The guys from Guadalajara were staying at a hotel in nearby Santiago Astata, and since it was getting late, I decided to get a room there too. The hotel was run by a gay cross-dresser named Nicole with a chip on his shoulder. I imagine it’s very hard to have such tastes in a place like Santiago Astata. It is not a tourist town, and does not seem accustomed to different types of people. There is one road that goes in, and no roads that go out. All of the town celebrations are held in the covered basketball court. No one speaks English. Things like sunblock, ATMs, and internet are over an hour away. There is one restaurant, with two items on the menu: beef tacos and beef tlayudas, which are like big quesadillas. On the weekends, a woman’s voice screams over a loudspeaker, advertising fried iguanas, which come with a side of potatoes and guacamole.
I had dinner with the guys from Guadalajara at the restaurant, and when it started to rain, we moved our table to the covered basketball court. Javier and I stayed up late talking about Latin novelists and his surf school in Sayulita. An interesting thing about the guys from Guadalajara is that they are all Mexican – born and raised – but they also speak fluent English, are successful businessman, many have wives and children. This dynamic opened the door to some excellent conversations about science, culture, family, and dreams.
We all surfed fun waves together the following day and shared the scant bit of shade under a tiny palapa. A few of the guys picked up mixed ceviche for lunch. Octopus, sea snails, and clams are generally not on the list of things I’m willing to eat, but lacking other options, I found they were quite palatable. Travel is teaching me to be more relaxed, and more open-minded, especially in terms of food.
The guys were leaving for Puerto Escondido that evening and invited me to come with them, but I chose to stay behind. I was sad to see them go. I guess I’m more of a social creature than I like to admit. My trip has been largely defined by the people I’ve met, by feelings of friendship and camaraderie. Though I like traveling alone, I’m realizing that I prefer to be in the company of others than by myself. As a yoga teacher once told me, our relationships with other people are the sweetness in life.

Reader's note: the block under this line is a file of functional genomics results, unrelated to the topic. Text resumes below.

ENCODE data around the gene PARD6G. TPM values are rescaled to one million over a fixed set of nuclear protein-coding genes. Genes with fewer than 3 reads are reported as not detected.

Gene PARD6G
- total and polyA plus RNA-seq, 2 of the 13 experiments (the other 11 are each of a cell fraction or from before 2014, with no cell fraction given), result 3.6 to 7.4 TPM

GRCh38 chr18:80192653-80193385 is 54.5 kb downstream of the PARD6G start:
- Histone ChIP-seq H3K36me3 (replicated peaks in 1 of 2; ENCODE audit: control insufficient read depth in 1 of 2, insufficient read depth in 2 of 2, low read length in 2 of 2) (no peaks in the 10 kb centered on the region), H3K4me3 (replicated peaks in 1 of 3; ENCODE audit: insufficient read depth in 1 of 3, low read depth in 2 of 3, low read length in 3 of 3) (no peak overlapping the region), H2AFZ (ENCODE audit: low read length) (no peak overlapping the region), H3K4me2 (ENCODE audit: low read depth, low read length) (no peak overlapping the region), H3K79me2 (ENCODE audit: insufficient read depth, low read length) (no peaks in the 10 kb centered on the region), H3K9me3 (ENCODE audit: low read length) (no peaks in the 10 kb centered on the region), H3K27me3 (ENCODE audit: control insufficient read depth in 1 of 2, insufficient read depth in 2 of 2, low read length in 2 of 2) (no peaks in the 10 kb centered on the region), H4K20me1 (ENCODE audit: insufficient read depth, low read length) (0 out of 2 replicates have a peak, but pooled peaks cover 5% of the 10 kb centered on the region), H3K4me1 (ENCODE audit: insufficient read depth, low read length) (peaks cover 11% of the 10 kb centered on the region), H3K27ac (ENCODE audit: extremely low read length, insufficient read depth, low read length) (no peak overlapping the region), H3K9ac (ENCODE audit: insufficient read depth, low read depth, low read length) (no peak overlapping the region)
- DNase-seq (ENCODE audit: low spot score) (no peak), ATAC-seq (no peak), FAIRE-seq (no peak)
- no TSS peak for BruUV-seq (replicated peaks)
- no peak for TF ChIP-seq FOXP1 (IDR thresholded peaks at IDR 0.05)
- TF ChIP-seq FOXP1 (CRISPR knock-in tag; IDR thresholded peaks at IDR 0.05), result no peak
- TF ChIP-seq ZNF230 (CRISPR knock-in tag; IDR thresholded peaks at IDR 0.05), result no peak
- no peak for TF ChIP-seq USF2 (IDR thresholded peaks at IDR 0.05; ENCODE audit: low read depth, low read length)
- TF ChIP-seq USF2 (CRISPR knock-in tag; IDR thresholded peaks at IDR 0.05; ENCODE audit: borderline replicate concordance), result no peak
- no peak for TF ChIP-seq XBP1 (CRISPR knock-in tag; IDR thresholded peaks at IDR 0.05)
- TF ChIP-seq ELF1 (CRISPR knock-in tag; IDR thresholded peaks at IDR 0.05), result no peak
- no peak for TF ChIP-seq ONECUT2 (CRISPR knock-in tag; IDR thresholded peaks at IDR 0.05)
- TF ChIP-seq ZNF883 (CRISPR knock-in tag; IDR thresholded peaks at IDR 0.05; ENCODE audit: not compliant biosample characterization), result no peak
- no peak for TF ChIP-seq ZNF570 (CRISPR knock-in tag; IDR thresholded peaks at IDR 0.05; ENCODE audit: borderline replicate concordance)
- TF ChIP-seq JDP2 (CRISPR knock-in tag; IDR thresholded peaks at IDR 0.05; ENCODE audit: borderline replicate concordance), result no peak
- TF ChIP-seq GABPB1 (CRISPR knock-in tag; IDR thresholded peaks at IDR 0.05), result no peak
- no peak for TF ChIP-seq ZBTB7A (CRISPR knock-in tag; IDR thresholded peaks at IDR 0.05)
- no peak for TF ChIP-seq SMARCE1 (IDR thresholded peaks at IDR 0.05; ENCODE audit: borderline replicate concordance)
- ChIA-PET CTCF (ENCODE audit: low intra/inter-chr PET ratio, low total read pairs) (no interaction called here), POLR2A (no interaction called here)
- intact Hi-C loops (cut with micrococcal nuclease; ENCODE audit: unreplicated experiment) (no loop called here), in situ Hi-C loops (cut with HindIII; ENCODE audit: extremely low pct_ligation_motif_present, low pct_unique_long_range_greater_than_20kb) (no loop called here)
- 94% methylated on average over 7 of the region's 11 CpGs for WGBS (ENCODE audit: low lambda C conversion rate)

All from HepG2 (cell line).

My mood began to deteriorate after the Guadalajarans left. The waves dropped, and I had the choice of frying on the flat, shadeless beach or baking in the concrete hotel. One day, on a whim, I went to check a surf spot to the north. As I was driving down the dirt road to the break, I saw Tyson, who I’d met in Popoyo, Nicaragua. What a pleasure, to see a familiar face and catch up on our travels. I like to think it was an omen.
There are certain waves that I’ve seen in pictures, movies, magazines that stick in my mind. These waves are often referred to ambiguously, i.e. “somewhere in Mexico,” a tight-lipped secret, a dare, try and find it if you can. This cloak of mystery is irresistible to me. I sketch the identifying details – the orientation of the rocks, the character of the trees – in my mind in permanent marker and drive down dirt roads, that image superimposed on my field of vision, hoping it comes to fruition around the bend.
After I stopped to talk to Tyson, I crested the hill, and my unicorn reared up before me. Déjà vu, in a place I’d never been, except maybe in my dreams. Strange rocks piled up like jacks against the point, forming that unique, defining shape, almost like a check mark; a picturesque bay of aquamarine framed by palm trees; white sand punctuated by palapas. As soon as I set eyes on it, lines of waves began to file in teasingly, and though the tide was too high for them to break, I saw beyond what was, to what could be.
Right then and there, I decided that the following day, I would pack up and relocate here, stay next to Tyson and his girlfriend at their comfortable, shaded accommodation by the magical, fairytale point. It was dark when I drove back, else I would have packed up and gone there directly. But I needed to buy gas (the station was closed) and truthfully, I needed a good night’s rest. I slept the deep, peaceful sleep of someone assured that tomorrow would bring better things – a cool, shady place to stay, friends, that wave of my heart’s desire. Silly girl.